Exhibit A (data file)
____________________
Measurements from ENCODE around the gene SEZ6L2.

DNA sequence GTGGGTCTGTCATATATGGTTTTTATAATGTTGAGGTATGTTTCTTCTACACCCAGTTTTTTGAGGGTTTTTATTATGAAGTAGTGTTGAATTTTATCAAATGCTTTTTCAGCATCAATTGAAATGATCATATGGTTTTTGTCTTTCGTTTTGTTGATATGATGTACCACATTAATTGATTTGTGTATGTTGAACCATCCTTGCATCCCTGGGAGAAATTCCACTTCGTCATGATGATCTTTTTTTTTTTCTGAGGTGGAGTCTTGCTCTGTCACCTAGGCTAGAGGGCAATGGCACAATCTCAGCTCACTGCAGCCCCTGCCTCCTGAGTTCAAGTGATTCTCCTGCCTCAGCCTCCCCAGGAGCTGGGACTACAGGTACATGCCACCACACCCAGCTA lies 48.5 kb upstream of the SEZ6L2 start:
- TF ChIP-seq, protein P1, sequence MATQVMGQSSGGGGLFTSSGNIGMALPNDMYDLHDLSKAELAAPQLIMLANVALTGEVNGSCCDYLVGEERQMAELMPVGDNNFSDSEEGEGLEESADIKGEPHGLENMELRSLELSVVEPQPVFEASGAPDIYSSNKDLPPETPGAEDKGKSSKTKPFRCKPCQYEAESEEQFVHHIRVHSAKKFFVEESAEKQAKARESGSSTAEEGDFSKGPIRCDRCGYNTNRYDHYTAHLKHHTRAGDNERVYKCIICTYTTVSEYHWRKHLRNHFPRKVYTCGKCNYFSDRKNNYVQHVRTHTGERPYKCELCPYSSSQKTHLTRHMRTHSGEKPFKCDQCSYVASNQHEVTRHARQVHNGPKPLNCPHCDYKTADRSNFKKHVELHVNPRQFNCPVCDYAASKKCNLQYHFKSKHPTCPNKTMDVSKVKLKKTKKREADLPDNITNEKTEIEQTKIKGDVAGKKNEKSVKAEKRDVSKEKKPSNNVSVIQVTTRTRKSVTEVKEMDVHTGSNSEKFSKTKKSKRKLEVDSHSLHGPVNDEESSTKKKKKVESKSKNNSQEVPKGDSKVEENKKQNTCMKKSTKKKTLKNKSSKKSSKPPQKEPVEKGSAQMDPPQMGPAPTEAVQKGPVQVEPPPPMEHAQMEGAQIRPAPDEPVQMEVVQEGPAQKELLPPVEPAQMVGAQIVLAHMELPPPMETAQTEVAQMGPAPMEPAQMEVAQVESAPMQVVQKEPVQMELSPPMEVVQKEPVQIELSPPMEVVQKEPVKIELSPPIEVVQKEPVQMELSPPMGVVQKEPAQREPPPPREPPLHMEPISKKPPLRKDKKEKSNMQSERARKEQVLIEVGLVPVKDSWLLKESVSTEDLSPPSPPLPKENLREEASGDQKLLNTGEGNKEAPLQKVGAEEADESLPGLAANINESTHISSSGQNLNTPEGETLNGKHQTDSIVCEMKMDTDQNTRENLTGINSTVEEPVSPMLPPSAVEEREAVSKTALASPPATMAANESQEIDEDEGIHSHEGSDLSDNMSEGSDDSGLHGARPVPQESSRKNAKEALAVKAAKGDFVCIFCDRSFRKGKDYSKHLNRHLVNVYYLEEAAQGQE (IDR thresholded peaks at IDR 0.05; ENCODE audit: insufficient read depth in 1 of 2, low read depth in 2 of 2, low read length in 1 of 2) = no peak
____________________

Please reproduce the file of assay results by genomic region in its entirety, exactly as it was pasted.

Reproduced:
Measurements from ENCODE around the gene SEZ6L2.

DNA sequence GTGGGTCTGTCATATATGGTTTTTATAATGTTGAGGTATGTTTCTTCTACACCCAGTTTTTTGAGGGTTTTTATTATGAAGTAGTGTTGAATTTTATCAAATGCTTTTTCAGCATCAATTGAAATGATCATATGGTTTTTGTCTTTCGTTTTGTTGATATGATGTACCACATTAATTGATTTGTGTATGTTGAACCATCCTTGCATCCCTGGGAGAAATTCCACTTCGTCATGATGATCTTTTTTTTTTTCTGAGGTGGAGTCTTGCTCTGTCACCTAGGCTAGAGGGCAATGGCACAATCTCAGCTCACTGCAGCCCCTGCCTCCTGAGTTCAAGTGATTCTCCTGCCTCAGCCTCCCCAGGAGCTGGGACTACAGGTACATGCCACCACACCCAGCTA lies 48.5 kb upstream of the SEZ6L2 start:
- TF ChIP-seq, protein P1, sequence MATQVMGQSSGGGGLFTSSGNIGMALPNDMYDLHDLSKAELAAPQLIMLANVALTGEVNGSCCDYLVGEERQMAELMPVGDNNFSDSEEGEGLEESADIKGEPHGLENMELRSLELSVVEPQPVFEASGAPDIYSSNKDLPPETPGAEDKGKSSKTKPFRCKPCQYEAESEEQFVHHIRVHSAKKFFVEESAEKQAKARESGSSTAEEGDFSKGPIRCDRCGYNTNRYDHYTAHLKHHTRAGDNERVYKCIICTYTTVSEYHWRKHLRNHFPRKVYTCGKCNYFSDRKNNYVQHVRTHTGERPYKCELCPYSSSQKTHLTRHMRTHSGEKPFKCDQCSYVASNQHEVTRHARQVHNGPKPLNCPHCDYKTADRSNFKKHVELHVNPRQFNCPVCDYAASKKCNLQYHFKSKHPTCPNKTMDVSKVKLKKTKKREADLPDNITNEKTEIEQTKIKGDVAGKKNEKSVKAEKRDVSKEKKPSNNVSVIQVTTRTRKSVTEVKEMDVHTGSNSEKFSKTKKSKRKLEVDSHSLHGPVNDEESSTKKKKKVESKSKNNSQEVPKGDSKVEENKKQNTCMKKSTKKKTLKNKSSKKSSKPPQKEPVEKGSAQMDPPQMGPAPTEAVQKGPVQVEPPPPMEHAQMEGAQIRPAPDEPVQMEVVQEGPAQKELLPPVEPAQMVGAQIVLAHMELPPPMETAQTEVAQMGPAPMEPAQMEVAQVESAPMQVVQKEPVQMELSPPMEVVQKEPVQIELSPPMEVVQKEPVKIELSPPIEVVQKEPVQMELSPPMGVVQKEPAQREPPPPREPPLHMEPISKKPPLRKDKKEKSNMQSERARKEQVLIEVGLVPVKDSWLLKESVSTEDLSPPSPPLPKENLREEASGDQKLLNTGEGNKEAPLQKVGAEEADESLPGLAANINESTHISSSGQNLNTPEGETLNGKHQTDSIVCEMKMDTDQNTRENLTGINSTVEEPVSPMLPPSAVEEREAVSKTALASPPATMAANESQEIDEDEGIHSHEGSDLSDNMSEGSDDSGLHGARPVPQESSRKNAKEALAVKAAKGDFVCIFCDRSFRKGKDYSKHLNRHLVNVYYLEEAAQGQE (IDR thresholded peaks at IDR 0.05; ENCODE audit: insufficient read depth in 1 of 2, low read depth in 2 of 2, low read length in 1 of 2) = no peak